Due to the current challenge of referring practitioners not always filling out their basic details such as address and names, and the fact that the current XRF does not have a field or space recording extension phone and telephone numbers of referrers, it becomes challenging for radiographers who review the XRFs and perform the examination to communicate and establish direct contacts with referrers for any onward discussions. As a result, radiographers at the current study site tend to seek any additional information directly from patients in scenarios where the XRFs presented lacks sufficient information, particularly if it regards patient specific details (i.e demographic information and clinical history), and proceed to perform the examination. Any of such further information the radiographers may obtain from patients are routinely recorded in the patient XRFs in red ink so to easily distinguish the radiographers’ entries on the XRFs from that of the referrers, as has also been earlier advised that radiographers must place more emphasis on recording accurate patient data in order to justify decisions [16]. Advocates reiterate that clinical history taking should be given more serious consideration by radiographers as it offers benefits to justification, error prevention and clinical management of patients [16].

Perhaps, it is important to indicate that those information or data entered by the radiographers (in red ink) were not included in the analysis or results of this study as it would have distorted the results and aim of the study.

Generally, information provided on XRF help radiographers to get full clinical picture about the patient, and enhance the radiological process, including minimizing interpretation errors, possible complications, and reduce the time and financial wastages of patient [9,10].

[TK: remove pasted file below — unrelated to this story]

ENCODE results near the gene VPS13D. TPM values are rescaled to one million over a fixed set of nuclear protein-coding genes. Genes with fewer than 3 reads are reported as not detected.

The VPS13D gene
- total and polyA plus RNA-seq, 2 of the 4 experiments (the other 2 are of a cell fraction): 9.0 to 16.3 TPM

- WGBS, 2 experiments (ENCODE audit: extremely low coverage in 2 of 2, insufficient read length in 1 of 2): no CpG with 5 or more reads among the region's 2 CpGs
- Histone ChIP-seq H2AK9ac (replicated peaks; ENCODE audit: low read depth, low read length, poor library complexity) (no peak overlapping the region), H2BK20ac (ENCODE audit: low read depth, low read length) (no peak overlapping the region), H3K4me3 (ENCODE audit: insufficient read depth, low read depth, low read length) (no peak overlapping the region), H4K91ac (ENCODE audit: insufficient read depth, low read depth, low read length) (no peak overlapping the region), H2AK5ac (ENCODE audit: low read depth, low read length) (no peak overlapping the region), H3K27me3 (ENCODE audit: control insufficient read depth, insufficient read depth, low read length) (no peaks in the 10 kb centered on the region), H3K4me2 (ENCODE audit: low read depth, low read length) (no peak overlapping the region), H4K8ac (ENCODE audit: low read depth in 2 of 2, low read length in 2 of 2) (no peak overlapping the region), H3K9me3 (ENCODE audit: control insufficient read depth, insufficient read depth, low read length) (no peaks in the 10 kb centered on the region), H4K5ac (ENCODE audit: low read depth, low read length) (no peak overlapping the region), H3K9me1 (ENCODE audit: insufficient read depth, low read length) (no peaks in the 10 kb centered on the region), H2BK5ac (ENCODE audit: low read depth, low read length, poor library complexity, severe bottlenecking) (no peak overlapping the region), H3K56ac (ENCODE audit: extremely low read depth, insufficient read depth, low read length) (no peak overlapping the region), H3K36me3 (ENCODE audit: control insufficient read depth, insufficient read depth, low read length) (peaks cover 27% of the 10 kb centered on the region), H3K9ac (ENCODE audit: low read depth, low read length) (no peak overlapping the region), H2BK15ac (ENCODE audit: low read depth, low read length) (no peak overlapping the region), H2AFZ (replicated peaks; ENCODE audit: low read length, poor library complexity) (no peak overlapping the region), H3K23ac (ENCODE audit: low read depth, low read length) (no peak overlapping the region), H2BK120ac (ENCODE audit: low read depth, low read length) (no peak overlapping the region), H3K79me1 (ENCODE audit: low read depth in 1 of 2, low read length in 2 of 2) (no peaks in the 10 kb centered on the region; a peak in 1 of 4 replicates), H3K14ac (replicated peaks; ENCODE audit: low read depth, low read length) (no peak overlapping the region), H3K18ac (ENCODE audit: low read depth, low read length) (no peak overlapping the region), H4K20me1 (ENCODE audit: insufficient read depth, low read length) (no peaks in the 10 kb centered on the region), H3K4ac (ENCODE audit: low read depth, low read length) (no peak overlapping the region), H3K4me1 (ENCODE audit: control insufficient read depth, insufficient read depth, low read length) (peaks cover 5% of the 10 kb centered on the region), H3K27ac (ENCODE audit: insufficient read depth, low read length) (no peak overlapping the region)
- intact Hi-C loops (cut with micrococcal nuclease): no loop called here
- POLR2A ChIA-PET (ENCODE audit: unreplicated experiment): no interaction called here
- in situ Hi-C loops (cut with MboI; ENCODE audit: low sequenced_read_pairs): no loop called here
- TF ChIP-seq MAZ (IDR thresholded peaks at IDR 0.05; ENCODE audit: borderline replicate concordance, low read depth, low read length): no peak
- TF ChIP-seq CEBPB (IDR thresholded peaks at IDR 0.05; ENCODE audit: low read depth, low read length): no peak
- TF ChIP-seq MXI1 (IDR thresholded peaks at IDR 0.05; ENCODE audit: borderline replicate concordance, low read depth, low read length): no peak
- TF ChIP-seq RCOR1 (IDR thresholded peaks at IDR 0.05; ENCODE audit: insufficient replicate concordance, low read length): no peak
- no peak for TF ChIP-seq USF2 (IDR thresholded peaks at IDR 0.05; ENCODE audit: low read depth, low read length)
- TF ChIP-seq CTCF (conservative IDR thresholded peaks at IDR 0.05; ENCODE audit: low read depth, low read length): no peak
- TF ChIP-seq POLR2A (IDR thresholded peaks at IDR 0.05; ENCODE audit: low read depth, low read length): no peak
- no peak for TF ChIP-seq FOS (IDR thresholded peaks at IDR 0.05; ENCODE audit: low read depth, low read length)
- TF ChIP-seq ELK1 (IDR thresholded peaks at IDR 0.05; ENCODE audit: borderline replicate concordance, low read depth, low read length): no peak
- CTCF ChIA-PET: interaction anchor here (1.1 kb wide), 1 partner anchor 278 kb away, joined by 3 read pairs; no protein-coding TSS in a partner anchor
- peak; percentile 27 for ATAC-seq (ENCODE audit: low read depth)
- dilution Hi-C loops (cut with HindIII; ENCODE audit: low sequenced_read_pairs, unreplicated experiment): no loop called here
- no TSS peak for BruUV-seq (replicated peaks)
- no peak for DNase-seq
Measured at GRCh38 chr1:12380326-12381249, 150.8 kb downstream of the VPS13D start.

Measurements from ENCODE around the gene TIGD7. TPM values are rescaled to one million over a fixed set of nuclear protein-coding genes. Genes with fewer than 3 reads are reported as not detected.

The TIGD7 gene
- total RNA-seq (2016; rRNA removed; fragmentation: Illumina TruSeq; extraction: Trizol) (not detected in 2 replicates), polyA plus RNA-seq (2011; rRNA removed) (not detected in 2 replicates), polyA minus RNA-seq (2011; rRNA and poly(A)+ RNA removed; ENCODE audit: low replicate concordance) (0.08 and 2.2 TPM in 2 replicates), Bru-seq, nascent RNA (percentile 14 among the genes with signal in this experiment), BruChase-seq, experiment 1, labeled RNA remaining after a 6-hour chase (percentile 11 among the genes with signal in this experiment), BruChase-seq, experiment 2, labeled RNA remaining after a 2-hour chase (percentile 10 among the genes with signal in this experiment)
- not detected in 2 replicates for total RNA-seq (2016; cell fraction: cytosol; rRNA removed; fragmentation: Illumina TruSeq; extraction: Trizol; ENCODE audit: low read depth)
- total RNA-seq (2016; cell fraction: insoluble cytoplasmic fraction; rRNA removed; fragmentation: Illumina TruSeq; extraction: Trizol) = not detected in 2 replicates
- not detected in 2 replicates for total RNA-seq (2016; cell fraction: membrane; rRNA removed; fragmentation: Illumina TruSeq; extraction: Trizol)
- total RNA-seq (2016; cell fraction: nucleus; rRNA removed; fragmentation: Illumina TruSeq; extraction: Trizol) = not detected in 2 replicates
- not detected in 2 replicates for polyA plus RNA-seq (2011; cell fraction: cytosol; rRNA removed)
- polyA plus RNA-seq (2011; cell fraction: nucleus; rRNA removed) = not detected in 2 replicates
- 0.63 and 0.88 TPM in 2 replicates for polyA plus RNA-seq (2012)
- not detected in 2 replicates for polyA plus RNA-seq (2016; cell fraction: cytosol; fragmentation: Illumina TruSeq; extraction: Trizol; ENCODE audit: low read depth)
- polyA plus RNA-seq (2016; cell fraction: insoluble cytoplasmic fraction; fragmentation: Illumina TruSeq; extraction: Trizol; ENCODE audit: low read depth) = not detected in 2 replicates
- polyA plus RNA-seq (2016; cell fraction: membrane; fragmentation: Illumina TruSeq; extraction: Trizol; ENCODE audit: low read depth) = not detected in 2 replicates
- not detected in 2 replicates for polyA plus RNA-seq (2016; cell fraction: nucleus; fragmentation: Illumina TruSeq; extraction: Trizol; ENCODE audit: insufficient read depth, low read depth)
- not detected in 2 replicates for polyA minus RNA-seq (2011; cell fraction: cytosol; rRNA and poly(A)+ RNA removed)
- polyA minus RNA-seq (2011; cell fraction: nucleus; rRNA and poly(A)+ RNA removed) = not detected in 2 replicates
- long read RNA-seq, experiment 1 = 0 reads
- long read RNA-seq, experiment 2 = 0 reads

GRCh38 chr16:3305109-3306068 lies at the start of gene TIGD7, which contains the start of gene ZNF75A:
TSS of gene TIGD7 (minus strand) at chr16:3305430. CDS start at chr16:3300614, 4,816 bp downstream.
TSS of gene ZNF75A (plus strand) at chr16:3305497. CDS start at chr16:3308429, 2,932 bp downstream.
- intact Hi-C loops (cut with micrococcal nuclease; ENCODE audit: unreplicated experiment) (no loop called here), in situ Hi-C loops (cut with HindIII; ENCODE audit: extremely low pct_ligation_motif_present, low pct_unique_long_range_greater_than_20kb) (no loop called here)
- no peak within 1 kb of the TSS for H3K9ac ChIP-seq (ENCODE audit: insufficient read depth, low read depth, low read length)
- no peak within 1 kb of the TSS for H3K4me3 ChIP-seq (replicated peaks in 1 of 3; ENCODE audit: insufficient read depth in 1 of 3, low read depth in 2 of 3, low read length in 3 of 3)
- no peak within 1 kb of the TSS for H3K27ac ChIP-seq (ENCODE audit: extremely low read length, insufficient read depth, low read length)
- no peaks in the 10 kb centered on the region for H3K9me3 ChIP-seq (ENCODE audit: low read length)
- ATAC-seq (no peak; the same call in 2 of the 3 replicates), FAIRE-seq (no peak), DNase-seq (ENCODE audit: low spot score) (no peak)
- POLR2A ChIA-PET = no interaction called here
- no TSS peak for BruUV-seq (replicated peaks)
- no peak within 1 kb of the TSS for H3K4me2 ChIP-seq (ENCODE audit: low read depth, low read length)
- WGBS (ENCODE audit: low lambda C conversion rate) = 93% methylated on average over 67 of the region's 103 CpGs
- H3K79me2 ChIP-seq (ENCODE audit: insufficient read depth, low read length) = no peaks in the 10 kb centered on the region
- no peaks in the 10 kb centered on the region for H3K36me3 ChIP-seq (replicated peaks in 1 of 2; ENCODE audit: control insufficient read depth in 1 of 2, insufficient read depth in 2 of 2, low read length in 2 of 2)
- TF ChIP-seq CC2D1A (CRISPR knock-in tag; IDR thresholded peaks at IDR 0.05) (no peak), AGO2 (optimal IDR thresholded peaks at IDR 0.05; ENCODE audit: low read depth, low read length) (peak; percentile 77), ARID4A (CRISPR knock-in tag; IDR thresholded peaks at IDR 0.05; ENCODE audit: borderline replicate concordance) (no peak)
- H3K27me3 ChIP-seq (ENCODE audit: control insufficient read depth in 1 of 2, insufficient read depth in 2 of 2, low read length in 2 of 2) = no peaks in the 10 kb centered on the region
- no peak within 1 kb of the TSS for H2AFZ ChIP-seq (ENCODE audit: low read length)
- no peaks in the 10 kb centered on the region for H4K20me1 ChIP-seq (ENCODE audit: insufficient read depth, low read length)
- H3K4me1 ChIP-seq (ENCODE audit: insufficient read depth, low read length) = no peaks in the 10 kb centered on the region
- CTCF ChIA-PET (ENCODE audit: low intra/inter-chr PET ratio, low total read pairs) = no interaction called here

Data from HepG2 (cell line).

Maybe, some other factors might account for the failure of requesters not adequately completing the XRF.

Probably, the overwhelmingly high patient- clinician ratio in Ghana tend to overburden clinicians with increased workload [18], and is further complicated with the fact that, attendances of patients to hospitals in Ghana is mainly a walked-in service. Therefore clinicians do not have a predetermined knowledge and direct control over the number of attending patients. These impact negatively on the time consulting clinicians devote to patients. Hence, clinicians are likely to regard it a waste of time to thoroughly complete every detail in the XRF instead of hasting to clerk the huge number of patients in the waiting area.

Also, it may be because radiographers compromise to perform examination for referrers even if the XRF is not adequately filled.


In modern practice of medicine, imaging plays an unarguable role in patient management. Findings of this current study demonstrate that, XRFs that are submitted to the x-ray unit of the TCH are inadequately completed by referring practitioners. However, the findings of this study should be generalized or applied cautiously to other setting (s), due that the study was conducted with a single facility. Nonetheless, on the basis of the study outcome, the author suggest the following inputs as ways to improve imaging examination requisitions to enhance quality patient care.

• There should be continuous in-house seminars for all certified requesting practitioners of the hospitals involved about the relevance of the request form and negative impact of incomplete request form on quality of care.

• Some of the information on the current XRFs of the hospitals should be reviewed and updated. The x-ray serial number may be removed, and rather gender, patient hospital number/patient medical record number (which gives unique identification to patients in case of mix-ups of data with other patients), and LMP (to reduce the risk of radiation exposure to women of reproductive age) should be added or listed on the form. Meanwhile, the age field should be updated to patient date of birth (DOB) since the current x-ray computer system of TCH will not allow successful patient registration until the full DOB is entered.

• Additional fields should be added to accommodate extension phone numbers of internal referring clinicians and telephone numbers of external requesters. This will facilitate direct contact with referrers if necessary.